Jupiter Jones (Mila Kunis) is just your average, everyday Russian immigrant trying to make a life for herself in America. She cleans apartments alongside her other family members, admires the jewelery and clothing of the people she works for, and plans to sell her eggs so that she can buy a telescope like the one her murdered English father (James D'Arcy) once owned. Unbeknownst to Jupiter, she is the heir to an intergalactic fortune, something which puts her squarely in the middle of a centuries-old rivalry between Balem (Eddie Redmayne), Titus (Douglas Booth) and Kalique (Tuppence Middleton), three siblings from the Abraxis family, all of whom want to kidnap or kill Jupiter to advance their own agendas. Pursued by various alien bounty hunters, Jupiter falls under the protection of Caine Wise (Channing Tatum), a disgraced space cop who also happens to be half-wolf. Together, Jupiter and Caine try to navigate the complex political maneuverings of the Abraxis, as well as the myriad explosions that keep interrupting their halting romance.
Considering how many crazy concepts writer-directors Andy and Lana Wachowski throw around in Jupiter Ascending, you'd think that it would have a bit more energy. After all, this is a story which gives us genetic reincarnation - the idea that if someone is born with the exact same genome sequence as someone who died thousands of years ago, they can inherit the property and title of the dead person - as opposed to boring old spiritual reincarnation, genetically-spliced superhumans, and a trio of nearly immortal siblings vying for the rights to harvest the Earth for nutrients. You know you're in a pretty weird place when the image of Channing Tatum with pointy ears that make him look like Mr. Tumnus after he's spent a lot of time in the gym is pretty low down on the list of gonzo stuff in a movie.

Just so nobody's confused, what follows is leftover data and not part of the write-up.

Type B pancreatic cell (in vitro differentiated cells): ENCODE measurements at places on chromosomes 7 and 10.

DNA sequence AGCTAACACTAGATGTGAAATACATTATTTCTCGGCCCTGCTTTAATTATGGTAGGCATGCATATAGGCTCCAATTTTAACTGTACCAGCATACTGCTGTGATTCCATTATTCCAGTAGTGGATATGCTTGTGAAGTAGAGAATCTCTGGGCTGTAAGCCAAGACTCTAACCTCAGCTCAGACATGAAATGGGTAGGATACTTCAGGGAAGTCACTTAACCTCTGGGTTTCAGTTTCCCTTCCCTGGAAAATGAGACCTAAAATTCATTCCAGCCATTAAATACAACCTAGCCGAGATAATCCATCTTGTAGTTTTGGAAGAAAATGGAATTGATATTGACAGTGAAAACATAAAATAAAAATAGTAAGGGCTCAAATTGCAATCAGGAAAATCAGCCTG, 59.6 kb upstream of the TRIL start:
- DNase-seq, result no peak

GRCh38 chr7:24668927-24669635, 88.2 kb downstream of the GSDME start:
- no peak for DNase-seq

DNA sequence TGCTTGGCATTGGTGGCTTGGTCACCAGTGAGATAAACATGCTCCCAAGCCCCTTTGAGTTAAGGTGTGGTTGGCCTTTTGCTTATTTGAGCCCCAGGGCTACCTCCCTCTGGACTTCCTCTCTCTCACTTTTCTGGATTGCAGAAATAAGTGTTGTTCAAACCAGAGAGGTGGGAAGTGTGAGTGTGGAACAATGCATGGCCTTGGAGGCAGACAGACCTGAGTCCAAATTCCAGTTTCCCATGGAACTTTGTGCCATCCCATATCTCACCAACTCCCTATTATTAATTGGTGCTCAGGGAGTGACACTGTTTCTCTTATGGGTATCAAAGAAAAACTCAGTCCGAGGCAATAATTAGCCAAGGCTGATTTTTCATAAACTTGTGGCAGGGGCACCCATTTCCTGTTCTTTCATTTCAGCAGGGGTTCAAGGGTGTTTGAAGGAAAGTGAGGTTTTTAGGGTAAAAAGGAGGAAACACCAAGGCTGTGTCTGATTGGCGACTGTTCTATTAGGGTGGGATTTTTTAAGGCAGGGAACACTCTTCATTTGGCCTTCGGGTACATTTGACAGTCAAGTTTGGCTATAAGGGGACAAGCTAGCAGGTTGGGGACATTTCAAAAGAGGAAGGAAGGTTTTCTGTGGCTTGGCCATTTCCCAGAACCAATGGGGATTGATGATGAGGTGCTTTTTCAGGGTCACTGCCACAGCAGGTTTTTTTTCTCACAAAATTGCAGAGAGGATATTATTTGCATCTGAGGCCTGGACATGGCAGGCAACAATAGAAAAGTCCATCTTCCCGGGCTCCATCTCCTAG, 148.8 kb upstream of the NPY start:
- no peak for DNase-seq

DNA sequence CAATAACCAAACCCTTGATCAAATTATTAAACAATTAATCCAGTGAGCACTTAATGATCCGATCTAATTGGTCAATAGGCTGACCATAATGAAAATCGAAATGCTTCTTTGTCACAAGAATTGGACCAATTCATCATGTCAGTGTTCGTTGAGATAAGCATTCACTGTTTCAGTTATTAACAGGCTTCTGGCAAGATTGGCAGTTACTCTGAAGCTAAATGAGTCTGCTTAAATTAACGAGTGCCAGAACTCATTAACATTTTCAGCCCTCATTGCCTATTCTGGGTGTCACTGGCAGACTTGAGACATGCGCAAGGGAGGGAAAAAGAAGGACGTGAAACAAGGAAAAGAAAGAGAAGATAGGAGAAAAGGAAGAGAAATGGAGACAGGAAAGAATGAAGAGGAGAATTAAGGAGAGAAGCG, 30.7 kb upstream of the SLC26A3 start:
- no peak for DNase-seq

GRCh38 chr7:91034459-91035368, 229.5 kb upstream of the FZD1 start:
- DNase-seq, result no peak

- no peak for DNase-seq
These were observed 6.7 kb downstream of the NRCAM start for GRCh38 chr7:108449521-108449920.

In spite of all of its visual invention and conceptual boldness, Jupiter Ascending is only fitfully exciting, in large part because its ideas are almost solely relayed through long stretches of exposition, often delivered by characters who are more interesting for what they are than because of what they do. For example, Jupiter (or Jupe, as she asks to be called with an air of nonchalance that is hilariously out of place) learns about the intergalactic sibling rivalry and her place within it from Sean Bean, who plays a half-human, half-bee hybrid named Stinger. It's a scene which should be exciting, both because it's a moment when the protagonist discovers that everything she knows about the world is a lie, and because she's talking to someone who's a bee. Instead, it's really flat, with no sense that the truths Stinger is imparting are actually significant. Rather than being the fulcrum upon which Jupiter's entire life hinges, it's just a slightly dull scene of Sean Bean talking in a dilapidated house. It does, however, feature the line "bees don't lie," one of a handful of snatches of dialogue (another great one: "Your Majesty, I have more in common with a dog than I do with you." "I love dogs, I've always loved dogs.") which will make the film great riffing fodder for the likes of The Flop House and How Did This Get Made?